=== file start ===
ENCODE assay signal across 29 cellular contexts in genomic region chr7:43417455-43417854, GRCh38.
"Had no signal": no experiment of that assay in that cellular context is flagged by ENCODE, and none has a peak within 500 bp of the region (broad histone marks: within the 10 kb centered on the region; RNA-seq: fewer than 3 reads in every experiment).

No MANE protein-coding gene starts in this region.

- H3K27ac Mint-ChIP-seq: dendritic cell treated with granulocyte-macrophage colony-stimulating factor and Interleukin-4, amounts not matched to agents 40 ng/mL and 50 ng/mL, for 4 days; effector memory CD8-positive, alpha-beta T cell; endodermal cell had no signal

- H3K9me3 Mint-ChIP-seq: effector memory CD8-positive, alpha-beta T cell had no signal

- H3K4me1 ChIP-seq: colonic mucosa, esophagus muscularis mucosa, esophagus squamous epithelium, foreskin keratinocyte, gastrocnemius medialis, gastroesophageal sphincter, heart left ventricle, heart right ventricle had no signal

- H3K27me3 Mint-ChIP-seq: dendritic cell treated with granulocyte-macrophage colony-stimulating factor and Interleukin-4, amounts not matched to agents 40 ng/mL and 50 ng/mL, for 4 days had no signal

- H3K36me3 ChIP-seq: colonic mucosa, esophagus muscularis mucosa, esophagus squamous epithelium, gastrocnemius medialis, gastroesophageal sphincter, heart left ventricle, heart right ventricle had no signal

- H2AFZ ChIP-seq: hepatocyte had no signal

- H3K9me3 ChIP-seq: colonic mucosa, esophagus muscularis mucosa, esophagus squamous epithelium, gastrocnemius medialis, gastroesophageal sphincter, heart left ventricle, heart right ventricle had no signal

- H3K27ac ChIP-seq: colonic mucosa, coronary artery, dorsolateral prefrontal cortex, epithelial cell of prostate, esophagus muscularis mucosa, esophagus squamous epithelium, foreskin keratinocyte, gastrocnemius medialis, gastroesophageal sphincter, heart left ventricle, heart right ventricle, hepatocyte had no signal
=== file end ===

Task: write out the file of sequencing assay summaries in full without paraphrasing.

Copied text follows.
ENCODE assay signal across 29 cellular contexts in genomic region chr7:43417455-43417854, GRCh38.
"Had no signal": no experiment of that assay in that cellular context is flagged by ENCODE, and none has a peak within 500 bp of the region (broad histone marks: within the 10 kb centered on the region; RNA-seq: fewer than 3 reads in every experiment).

No MANE protein-coding gene starts in this region.

- H3K27ac Mint-ChIP-seq: dendritic cell treated with granulocyte-macrophage colony-stimulating factor and Interleukin-4, amounts not matched to agents 40 ng/mL and 50 ng/mL, for 4 days; effector memory CD8-positive, alpha-beta T cell; endodermal cell had no signal

- H3K9me3 Mint-ChIP-seq: effector memory CD8-positive, alpha-beta T cell had no signal

- H3K4me1 ChIP-seq: colonic mucosa, esophagus muscularis mucosa, esophagus squamous epithelium, foreskin keratinocyte, gastrocnemius medialis, gastroesophageal sphincter, heart left ventricle, heart right ventricle had no signal

- H3K27me3 Mint-ChIP-seq: dendritic cell treated with granulocyte-macrophage colony-stimulating factor and Interleukin-4, amounts not matched to agents 40 ng/mL and 50 ng/mL, for 4 days had no signal

- H3K36me3 ChIP-seq: colonic mucosa, esophagus muscularis mucosa, esophagus squamous epithelium, gastrocnemius medialis, gastroesophageal sphincter, heart left ventricle, heart right ventricle had no signal

- H2AFZ ChIP-seq: hepatocyte had no signal

- H3K9me3 ChIP-seq: colonic mucosa, esophagus muscularis mucosa, esophagus squamous epithelium, gastrocnemius medialis, gastroesophageal sphincter, heart left ventricle, heart right ventricle had no signal

- H3K27ac ChIP-seq: colonic mucosa, coronary artery, dorsolateral prefrontal cortex, epithelial cell of prostate, esophagus muscularis mucosa, esophagus squamous epithelium, foreskin keratinocyte, gastrocnemius medialis, gastroesophageal sphincter, heart left ventricle, heart right ventricle, hepatocyte had no signal